A facilitator will propose the scenario — an active shooter has been spotted right before the game begins, someone has called in a bomb threat, a driver has fled on foot after driving into a crowd — and the stadium’s staff is asked how they should respond.

“People tend to act on assumptions, which may be wrong, but this is a great setting for them to brainstorm and learn,” said Harper.

Technology and Safety

In addition to education, stadiums are ahead of the game, implementing high-tech security cameras and closed-circuit TV monitoring, requiring game-day audiences to use clear/see-through bags when entering the arena, upping employee training on safety protocols and utilizing vapor wake dogs.

Drones are also adding a protective layer.

John Tomlinson, senior vice president, head of entertainment, Lockton

“Drones are helpful in surveying an area and can alert security to any potential threat,” said Chavious.

“Many stadiums have an area between a city’s metro and the stadium itself. If there’s a disturbance there, and you don’t have a camera in that area, you could use the drone instead of moving physical assets.”

Chavious added that “the overhead view will pick up potential crowd concentration, see if there are too many people in one crowd, or drones can fly overhead and be used to assess situations like a vehicle that’s in a place it shouldn’t be.”

But like with all new technology, drones too have their downsides. There’s the expense of owning, maintaining and operating the drone. Weather conditions can affect how and when a drone is used, so it isn’t a reliable source. And what if that drone gets hacked?

“The evolution of venue security protocols most certainly includes the increased usage of unmanned aerial systems (UAS), including drones, as the scope and territorial vastness provided by UAS, from a monitoring perspective, is much more expansive than ground-based apparatus,” said Tomlinson.

“That said,” he continued, “there have been many documented instances in which the intrusion of unauthorized drones at live events have posed major security concerns and have actually heightened the risk of injury to participants and attendees.”

Still, many experts, including Tomlinson, see drones playing a significant role in safety at stadiums moving forward.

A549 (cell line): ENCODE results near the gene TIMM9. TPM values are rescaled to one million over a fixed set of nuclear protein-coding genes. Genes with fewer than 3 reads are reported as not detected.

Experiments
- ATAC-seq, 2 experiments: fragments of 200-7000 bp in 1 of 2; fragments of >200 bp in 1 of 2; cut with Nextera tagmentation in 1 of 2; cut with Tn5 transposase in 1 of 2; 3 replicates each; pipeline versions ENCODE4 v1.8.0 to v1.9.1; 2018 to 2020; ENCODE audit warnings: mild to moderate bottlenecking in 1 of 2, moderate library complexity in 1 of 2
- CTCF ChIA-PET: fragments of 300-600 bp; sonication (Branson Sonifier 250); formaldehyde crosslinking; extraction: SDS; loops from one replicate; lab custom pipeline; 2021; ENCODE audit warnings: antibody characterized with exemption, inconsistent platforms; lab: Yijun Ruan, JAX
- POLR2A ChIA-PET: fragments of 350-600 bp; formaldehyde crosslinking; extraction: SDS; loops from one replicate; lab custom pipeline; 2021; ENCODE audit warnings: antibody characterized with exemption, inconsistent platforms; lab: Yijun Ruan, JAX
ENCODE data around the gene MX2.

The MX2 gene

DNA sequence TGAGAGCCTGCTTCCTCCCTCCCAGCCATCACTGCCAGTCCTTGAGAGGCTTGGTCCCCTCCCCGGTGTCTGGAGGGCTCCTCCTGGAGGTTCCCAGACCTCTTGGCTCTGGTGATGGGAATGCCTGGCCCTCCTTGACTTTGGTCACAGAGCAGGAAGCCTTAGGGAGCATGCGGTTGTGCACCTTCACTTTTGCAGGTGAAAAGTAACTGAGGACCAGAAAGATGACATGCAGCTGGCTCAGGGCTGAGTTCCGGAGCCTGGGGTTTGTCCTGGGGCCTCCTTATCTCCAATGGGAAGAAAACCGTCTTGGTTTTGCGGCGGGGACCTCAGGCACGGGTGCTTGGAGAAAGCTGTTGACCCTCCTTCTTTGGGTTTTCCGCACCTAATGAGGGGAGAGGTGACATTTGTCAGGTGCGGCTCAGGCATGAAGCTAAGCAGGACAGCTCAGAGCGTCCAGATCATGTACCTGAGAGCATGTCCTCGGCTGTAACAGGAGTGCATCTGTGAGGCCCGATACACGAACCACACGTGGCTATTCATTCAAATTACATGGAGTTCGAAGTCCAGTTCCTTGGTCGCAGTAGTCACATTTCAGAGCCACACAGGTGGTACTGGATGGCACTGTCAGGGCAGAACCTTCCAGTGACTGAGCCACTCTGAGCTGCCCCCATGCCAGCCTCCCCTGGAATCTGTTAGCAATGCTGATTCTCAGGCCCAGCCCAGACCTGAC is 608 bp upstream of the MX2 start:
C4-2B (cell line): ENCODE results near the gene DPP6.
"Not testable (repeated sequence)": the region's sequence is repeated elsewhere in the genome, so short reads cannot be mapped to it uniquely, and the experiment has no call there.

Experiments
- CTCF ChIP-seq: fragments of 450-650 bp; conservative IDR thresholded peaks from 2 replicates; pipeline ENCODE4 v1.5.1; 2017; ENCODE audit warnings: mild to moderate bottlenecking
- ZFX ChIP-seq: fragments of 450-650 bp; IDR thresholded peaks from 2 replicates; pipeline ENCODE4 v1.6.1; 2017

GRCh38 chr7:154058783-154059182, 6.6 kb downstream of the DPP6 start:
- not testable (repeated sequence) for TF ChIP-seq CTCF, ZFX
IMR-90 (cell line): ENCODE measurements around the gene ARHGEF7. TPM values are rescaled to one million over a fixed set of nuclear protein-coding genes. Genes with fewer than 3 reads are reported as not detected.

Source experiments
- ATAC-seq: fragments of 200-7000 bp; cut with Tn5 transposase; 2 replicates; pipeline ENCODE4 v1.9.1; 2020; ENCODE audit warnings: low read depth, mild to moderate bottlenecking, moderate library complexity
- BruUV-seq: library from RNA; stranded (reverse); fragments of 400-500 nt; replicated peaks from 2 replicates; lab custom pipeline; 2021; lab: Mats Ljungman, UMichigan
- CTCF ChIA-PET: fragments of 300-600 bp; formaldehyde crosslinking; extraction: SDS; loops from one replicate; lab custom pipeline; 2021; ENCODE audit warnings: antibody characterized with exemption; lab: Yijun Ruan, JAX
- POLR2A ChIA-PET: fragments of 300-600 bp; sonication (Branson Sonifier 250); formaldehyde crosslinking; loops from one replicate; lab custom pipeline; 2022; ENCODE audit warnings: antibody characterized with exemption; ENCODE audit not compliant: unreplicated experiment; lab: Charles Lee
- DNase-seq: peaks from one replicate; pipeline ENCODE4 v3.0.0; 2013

“I believe the utilization of drones will continue to be on the forefront of risk mitigation innovation in the live event space, albeit with some very tight operating controls,” he said.

The SAFETY Act

In response to the terrorist attacks on Sept. 11, 2001, U.S. Homeland Security enacted the Support Anti-Terrorism by Fostering Effective

Warren Harper, global sports & events practice leader, Marsh

Technologies Act (SAFETY Act).

The primary purpose of the SAFETY Act was to encourage potential manufacturers or sellers of anti-terrorism technologies to continue to develop and commercialize these technologies (like video monitoring or drones).

There was a worry that the threat of liability in such an event would deter and prevent sellers from pursing these technologies, which are aimed at saving lives. Instead, the SAFETY Act provides incentive by adding a system of risk and litigation management.

“[The SAFETY Act] is geared toward claims arising out of acts of terrorism,” said Harper.

Bottom line: It’s added financial protection. Businesses both large and small can apply for the SAFETY designation — in fact, many NFL teams push for the designation. So far, four have reached SAFETY certification: Lambeau Field, MetLife Stadium, University of Phoenix Stadium and Gillette Stadium.

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To become certified, reviewers with the SAFETY Act assess stadiums for their compliance with the most up-to-date terrorism products. They look at their built-in emergency response plans, cyber security measures, hiring and training of employees, among other criteria.

The process can take over a year, but once certified, stadiums benefit because liability for an event is lessened. One thing to remember, however, is that the added SAFETY Act protection only holds weight when a catastrophic event is classified as an act of terrorism.

“Generally speaking, I think the SAFETY Act has been instrumental in paving the way for an accelerated development of anti-terrorism products and services,” said Tomlinson.

“The benefit of gaining elements of impunity from third-party liability related matters has served as a catalyst for developers to continue to push the envelope, so to speak, in terms of ideas and innovation.”

So while attackers are changing their methods and trying to stay ahead of safety protocols at stadiums, the SAFETY Act, as well as risk managers and stadium owners, keep stadiums investing in newer, more secure safety measures. &

Autumn Heisler is a staff writer at Risk & Insurance. She can be reached at [email protected]